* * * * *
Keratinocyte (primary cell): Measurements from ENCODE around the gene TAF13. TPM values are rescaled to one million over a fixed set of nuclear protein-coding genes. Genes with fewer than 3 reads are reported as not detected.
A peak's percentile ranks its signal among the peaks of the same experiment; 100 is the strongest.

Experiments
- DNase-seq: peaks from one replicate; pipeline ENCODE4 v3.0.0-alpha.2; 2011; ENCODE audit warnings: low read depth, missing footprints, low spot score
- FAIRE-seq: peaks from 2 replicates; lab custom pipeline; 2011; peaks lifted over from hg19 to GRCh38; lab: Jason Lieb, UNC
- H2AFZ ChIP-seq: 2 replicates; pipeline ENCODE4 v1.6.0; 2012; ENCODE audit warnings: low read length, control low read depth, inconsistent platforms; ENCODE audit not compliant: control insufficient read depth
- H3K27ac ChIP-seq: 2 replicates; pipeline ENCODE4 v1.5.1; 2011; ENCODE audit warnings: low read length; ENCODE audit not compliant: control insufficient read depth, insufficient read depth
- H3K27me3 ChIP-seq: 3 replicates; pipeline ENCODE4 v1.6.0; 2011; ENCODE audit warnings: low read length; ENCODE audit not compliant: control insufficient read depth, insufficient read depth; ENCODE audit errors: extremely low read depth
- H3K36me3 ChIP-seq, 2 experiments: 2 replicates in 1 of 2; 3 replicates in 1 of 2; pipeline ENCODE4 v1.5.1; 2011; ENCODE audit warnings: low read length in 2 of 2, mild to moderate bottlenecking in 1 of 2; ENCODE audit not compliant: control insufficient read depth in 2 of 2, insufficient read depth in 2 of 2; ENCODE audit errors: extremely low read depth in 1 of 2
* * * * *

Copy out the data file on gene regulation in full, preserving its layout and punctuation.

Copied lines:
Keratinocyte (primary cell): Measurements from ENCODE around the gene TAF13. TPM values are rescaled to one million over a fixed set of nuclear protein-coding genes. Genes with fewer than 3 reads are reported as not detected.
A peak's percentile ranks its signal among the peaks of the same experiment; 100 is the strongest.

Experiments
- DNase-seq: peaks from one replicate; pipeline ENCODE4 v3.0.0-alpha.2; 2011; ENCODE audit warnings: low read depth, missing footprints, low spot score
- FAIRE-seq: peaks from 2 replicates; lab custom pipeline; 2011; peaks lifted over from hg19 to GRCh38; lab: Jason Lieb, UNC
- H2AFZ ChIP-seq: 2 replicates; pipeline ENCODE4 v1.6.0; 2012; ENCODE audit warnings: low read length, control low read depth, inconsistent platforms; ENCODE audit not compliant: control insufficient read depth
- H3K27ac ChIP-seq: 2 replicates; pipeline ENCODE4 v1.5.1; 2011; ENCODE audit warnings: low read length; ENCODE audit not compliant: control insufficient read depth, insufficient read depth
- H3K27me3 ChIP-seq: 3 replicates; pipeline ENCODE4 v1.6.0; 2011; ENCODE audit warnings: low read length; ENCODE audit not compliant: control insufficient read depth, insufficient read depth; ENCODE audit errors: extremely low read depth
- H3K36me3 ChIP-seq, 2 experiments: 2 replicates in 1 of 2; 3 replicates in 1 of 2; pipeline ENCODE4 v1.5.1; 2011; ENCODE audit warnings: low read length in 2 of 2, mild to moderate bottlenecking in 1 of 2; ENCODE audit not compliant: control insufficient read depth in 2 of 2, insufficient read depth in 2 of 2; ENCODE audit errors: extremely low read depth in 1 of 2